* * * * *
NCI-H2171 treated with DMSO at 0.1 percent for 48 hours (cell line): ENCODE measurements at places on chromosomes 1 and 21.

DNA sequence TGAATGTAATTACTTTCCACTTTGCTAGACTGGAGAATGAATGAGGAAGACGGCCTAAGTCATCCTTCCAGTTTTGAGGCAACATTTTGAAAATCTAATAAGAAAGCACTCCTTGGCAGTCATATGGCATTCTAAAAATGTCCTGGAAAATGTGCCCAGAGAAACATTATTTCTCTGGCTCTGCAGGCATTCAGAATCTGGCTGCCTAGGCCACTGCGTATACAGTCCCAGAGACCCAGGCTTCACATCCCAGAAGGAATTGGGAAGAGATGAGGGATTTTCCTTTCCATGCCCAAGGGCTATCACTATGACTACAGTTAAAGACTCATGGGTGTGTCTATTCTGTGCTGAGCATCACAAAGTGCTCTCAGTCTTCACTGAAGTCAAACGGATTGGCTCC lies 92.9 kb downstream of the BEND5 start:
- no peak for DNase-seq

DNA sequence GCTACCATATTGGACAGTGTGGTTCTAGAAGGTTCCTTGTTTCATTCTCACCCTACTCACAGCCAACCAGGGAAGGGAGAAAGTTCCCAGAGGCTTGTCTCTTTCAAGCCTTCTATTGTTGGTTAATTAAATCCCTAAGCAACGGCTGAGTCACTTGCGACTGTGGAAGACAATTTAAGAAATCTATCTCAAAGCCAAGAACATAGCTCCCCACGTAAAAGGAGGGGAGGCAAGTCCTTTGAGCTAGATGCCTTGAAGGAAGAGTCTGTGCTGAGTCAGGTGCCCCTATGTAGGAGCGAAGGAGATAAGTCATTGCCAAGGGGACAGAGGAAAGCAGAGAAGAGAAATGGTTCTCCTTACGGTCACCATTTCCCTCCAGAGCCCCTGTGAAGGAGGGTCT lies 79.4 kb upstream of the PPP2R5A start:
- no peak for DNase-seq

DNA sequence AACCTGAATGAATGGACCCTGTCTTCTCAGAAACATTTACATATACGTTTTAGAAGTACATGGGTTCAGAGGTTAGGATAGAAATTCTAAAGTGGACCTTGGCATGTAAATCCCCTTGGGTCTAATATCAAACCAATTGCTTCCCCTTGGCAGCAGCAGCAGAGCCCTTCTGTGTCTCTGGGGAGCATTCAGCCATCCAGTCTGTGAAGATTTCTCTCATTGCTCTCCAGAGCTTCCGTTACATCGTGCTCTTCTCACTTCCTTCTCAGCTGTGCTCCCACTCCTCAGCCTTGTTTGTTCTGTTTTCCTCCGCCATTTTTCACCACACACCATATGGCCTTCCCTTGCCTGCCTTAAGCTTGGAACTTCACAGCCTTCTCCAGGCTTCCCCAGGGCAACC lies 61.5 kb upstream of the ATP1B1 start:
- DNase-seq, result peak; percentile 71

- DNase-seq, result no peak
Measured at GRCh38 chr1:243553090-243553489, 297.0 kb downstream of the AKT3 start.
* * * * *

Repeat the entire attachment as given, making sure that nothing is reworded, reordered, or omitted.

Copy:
NCI-H2171 treated with DMSO at 0.1 percent for 48 hours (cell line): ENCODE measurements at places on chromosomes 1 and 21.

DNA sequence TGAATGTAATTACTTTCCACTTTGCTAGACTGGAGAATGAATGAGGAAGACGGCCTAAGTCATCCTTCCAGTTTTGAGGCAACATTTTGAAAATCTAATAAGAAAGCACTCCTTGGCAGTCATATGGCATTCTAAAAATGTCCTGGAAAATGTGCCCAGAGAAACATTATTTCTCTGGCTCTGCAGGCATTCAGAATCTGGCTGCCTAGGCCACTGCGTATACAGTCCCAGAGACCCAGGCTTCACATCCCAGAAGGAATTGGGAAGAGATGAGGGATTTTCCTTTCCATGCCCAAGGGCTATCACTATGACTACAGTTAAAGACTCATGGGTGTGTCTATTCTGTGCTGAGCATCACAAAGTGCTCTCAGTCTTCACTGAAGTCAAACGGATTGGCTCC lies 92.9 kb downstream of the BEND5 start:
- no peak for DNase-seq

DNA sequence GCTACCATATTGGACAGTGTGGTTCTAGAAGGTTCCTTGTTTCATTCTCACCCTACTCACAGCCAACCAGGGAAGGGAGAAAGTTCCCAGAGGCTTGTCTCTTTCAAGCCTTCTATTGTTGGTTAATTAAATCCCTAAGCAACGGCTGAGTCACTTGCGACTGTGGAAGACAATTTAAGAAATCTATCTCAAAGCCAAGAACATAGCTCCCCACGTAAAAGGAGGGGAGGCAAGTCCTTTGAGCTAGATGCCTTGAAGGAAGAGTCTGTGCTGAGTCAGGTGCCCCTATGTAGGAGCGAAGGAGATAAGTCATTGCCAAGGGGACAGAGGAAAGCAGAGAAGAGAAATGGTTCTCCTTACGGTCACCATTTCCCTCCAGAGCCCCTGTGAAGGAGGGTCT lies 79.4 kb upstream of the PPP2R5A start:
- no peak for DNase-seq

DNA sequence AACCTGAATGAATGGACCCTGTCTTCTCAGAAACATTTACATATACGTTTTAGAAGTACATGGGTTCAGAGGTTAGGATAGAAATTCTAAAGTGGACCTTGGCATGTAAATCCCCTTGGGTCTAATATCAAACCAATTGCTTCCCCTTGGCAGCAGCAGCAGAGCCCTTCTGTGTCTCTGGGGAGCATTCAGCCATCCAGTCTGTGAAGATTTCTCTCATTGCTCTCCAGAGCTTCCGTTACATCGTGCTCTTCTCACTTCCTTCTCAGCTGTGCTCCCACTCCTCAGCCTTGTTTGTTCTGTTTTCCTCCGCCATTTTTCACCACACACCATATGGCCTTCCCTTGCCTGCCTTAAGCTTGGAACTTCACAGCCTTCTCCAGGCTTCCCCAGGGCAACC lies 61.5 kb upstream of the ATP1B1 start:
- DNase-seq, result peak; percentile 71

- DNase-seq, result no peak
Measured at GRCh38 chr1:243553090-243553489, 297.0 kb downstream of the AKT3 start.